The Great Refugee Flight of 1944 and the Importance of an Estonian National Commemorative Day (2)
September 2019 will mark 75 years since the huge exodus of Estonians fleeing from the oncoming Soviet terror. Fleeing was difficult both mentally and physically. It brought about a drastic change in life circumstances and resulted in a tragic end for many. To this day it is not known how many refugees died. They had to leave behind their homeland, possessions, often family, and a difficult adjustment awaited them in their new community. The fight for life, for national values, and the restoration of the Estonian Republic began in Swedish refugee and German DP camps (with the additional threat of forceful repatriation), using all possible means. The refugees were sure that this was a temporary exile – the West would not leave Estonia in the Soviet grip.
With the passing of time it became clear that the return home would not happen so quickly. In the countries of resettlement Estonians established Estonian societies, schools and supplementary schools, newspapers, publishing houses, choirs and folkdancing groups, theaters, and so forth, to keep alive Estonian traditions. With their own resources they built Estonian houses, and bought land (Kotkaj?rve, Seedrioru, Koitj?rve, etc.) to teach their children Estonian and Estonian culture through camps (scouting and summer camps) to keep alive the Estonian spirit. They organized regional and worldwide festivals, which occur regularly to this day (for instance, the West Coast Estonian Days since 1953, Estonian Days in Australia since 1954, North American and Canadian Estonian Days since 1957, ESTOs since 1972, ESTIVAL since 1983). This consistency can be considered a phenomenal achievement.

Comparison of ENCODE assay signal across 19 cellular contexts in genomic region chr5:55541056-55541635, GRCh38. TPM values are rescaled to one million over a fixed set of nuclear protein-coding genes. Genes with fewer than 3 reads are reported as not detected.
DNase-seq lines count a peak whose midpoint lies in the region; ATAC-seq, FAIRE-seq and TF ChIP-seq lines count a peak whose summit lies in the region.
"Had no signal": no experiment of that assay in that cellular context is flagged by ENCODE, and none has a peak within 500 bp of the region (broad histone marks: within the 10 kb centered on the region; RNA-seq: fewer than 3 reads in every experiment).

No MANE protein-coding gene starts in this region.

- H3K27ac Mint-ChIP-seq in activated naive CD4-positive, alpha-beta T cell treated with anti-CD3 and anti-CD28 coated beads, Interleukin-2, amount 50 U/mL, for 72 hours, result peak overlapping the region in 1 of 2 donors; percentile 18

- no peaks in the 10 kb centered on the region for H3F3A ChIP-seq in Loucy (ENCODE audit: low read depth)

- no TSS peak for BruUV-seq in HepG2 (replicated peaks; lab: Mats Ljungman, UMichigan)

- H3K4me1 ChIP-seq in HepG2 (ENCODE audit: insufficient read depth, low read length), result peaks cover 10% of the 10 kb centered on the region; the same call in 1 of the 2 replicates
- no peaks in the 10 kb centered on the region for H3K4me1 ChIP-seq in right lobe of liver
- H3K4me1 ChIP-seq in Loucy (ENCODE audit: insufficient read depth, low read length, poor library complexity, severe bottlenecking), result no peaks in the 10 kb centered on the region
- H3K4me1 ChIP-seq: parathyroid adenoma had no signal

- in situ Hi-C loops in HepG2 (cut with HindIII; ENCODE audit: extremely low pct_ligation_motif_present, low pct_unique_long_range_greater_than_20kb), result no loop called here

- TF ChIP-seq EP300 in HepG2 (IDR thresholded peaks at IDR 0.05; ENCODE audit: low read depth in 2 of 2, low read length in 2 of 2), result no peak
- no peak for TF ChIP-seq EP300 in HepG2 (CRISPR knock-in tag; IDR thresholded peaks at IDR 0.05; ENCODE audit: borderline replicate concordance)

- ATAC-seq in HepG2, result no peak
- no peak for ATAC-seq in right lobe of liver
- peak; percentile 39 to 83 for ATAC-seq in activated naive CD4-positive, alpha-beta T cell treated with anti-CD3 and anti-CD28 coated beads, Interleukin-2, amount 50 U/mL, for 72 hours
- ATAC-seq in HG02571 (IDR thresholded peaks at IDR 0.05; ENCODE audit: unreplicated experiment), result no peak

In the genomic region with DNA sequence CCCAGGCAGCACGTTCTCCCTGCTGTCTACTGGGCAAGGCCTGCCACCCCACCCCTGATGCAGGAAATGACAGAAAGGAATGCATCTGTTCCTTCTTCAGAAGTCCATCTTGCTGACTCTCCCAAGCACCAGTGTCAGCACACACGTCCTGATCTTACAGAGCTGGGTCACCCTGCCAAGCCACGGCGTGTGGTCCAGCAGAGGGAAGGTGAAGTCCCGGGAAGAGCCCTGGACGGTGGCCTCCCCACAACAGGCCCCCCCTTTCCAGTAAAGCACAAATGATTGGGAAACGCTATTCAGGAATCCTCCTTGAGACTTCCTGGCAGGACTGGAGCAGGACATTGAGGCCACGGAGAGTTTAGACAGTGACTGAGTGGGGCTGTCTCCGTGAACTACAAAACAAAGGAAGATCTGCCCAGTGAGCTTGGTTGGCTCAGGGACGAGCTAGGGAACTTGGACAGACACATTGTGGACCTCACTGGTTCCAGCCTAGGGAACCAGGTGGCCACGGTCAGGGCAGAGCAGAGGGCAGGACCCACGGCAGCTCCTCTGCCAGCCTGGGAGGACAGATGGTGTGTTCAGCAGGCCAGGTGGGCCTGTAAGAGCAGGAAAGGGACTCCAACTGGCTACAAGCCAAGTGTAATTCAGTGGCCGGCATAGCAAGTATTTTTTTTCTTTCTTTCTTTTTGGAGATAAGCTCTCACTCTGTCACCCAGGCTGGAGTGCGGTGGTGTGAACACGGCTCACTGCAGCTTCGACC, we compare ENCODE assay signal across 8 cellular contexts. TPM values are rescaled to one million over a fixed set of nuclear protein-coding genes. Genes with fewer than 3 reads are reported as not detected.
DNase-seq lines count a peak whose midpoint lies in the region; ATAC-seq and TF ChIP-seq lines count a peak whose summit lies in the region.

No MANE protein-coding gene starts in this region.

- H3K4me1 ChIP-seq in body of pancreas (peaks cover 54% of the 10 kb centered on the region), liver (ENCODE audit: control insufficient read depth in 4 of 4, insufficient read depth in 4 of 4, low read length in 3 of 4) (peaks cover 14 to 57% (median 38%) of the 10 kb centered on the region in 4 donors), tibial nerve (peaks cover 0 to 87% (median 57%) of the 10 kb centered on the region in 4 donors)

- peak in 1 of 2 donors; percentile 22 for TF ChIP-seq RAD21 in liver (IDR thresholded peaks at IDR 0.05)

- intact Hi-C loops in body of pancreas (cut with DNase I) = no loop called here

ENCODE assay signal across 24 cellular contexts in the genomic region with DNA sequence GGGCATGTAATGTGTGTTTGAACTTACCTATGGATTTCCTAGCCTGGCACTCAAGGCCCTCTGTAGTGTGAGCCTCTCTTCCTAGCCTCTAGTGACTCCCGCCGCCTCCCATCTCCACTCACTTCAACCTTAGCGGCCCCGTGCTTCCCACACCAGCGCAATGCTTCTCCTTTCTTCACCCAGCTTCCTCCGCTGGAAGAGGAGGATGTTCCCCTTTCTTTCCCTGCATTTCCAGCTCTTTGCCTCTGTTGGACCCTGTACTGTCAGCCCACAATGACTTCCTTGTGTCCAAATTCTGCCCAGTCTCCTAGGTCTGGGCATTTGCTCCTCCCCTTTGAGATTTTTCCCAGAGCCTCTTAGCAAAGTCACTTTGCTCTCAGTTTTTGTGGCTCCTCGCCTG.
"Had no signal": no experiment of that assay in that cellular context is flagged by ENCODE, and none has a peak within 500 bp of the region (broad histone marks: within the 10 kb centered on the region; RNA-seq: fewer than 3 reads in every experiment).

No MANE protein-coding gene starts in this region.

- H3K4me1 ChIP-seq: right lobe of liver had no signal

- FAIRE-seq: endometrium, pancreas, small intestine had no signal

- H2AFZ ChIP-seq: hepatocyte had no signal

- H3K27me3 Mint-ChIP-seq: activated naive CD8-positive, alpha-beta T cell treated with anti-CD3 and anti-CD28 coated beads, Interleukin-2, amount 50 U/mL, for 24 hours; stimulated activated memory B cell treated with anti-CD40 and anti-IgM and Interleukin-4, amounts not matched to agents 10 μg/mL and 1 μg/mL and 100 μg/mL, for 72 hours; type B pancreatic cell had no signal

Culture and politics were intertwined. What else were they but joint manifestations of the goal of the restoration of the Republic of Estonia!
In addition to the diplomatic fight abroad, which held high the principle of the legal continuity of Estonia (Consul Ernst Jaakson in New York, Estonian diplomat August Torma in London, honorary consuls in Canada), many Estonian and Baltic organizations joined in the fight: Estonian societies, veterans, the US Estonian central organization - Estonian American National Council (EANC )- and affiliated organizations: World Association of Estonians, Joint Baltic American National Committee (JBANC), and the Estonian World Council (EWC).
One must also mention the Baltic Appeal to the United Nations, or BATUN, established in Feburary 1966 in New York by Baltic youth. During the Cold War, BATUN pushed for the discussion of human rights in the United Nations, introduced the petition of 45 citizens of the Baltic states, and organized a sitting strike in front of the ``New York Times`` office entrance and stairs. As a result the newspaper began to turn more attention to events in the Baltic countries.
Canadian Central and East European communities organized a Black Ribbon Day committee in 1986, which began an international campaign on three continents to publicize the enduring result of the Molotov-Ribbentrop Pact. The same year saw Black Ribbon Day demonstrations in 21 cities, among them London, Washington, New York, Perth, Stockholm and Ottawa.